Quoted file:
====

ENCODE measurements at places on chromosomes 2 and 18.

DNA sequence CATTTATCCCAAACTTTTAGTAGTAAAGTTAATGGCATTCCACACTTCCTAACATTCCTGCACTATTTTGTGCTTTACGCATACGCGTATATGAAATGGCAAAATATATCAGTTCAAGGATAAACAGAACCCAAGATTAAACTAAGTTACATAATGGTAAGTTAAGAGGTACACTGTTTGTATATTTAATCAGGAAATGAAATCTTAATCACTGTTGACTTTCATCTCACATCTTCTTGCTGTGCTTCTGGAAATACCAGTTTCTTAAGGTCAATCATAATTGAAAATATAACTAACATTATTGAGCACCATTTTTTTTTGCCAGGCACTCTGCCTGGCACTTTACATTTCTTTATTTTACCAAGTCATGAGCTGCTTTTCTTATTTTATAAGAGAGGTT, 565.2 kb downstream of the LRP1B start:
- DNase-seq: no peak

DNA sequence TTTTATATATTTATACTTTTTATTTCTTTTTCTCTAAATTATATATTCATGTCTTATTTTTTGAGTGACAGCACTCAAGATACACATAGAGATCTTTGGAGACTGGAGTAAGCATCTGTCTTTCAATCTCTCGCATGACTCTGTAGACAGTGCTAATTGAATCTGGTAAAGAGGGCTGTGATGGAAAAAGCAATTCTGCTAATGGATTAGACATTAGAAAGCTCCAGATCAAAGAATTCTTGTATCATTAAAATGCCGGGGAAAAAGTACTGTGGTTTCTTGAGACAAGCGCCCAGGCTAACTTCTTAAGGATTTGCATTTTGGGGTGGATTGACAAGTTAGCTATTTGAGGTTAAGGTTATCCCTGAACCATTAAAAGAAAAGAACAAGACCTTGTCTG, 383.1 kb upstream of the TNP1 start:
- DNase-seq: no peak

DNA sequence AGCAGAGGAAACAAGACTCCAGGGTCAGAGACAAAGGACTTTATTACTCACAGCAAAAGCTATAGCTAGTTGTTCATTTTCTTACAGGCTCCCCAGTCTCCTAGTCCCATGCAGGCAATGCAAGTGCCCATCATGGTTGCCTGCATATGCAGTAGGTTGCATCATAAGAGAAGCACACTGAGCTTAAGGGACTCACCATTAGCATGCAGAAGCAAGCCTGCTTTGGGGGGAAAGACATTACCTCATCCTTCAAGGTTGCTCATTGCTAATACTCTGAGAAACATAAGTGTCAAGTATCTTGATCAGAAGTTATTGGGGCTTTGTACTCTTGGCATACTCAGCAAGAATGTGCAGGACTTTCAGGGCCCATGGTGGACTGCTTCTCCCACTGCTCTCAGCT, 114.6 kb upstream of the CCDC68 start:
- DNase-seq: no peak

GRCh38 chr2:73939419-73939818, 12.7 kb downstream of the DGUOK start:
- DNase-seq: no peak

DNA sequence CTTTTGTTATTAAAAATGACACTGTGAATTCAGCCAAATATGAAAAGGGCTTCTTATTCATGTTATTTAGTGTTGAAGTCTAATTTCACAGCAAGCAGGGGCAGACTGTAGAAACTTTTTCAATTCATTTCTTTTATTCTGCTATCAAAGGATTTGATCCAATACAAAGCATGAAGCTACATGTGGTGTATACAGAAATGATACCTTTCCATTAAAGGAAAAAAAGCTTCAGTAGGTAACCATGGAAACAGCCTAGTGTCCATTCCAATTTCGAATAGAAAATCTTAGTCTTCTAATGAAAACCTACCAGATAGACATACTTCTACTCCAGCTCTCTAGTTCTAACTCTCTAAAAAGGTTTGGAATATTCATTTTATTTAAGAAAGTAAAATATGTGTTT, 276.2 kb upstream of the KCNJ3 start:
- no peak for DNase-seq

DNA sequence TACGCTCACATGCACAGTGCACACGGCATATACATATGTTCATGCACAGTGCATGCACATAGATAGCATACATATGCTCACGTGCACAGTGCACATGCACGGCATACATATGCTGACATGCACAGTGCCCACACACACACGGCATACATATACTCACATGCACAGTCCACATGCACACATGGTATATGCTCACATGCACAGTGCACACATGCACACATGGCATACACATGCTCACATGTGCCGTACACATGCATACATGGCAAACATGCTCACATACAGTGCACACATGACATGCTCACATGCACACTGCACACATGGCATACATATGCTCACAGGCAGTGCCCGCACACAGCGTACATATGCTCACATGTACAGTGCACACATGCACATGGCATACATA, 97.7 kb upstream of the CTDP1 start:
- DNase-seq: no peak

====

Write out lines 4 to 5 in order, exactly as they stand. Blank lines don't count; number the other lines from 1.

DNA sequence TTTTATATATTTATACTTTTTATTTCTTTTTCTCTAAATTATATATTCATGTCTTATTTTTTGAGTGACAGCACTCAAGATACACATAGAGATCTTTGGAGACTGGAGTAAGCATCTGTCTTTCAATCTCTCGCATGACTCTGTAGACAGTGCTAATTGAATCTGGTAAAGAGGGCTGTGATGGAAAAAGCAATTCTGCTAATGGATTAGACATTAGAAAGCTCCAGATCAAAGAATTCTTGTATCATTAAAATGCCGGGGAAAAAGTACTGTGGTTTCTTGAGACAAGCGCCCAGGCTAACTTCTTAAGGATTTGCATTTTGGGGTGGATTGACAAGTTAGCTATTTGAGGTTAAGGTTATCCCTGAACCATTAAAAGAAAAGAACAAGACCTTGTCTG, 383.1 kb upstream of the TNP1 start:
- DNase-seq: no peak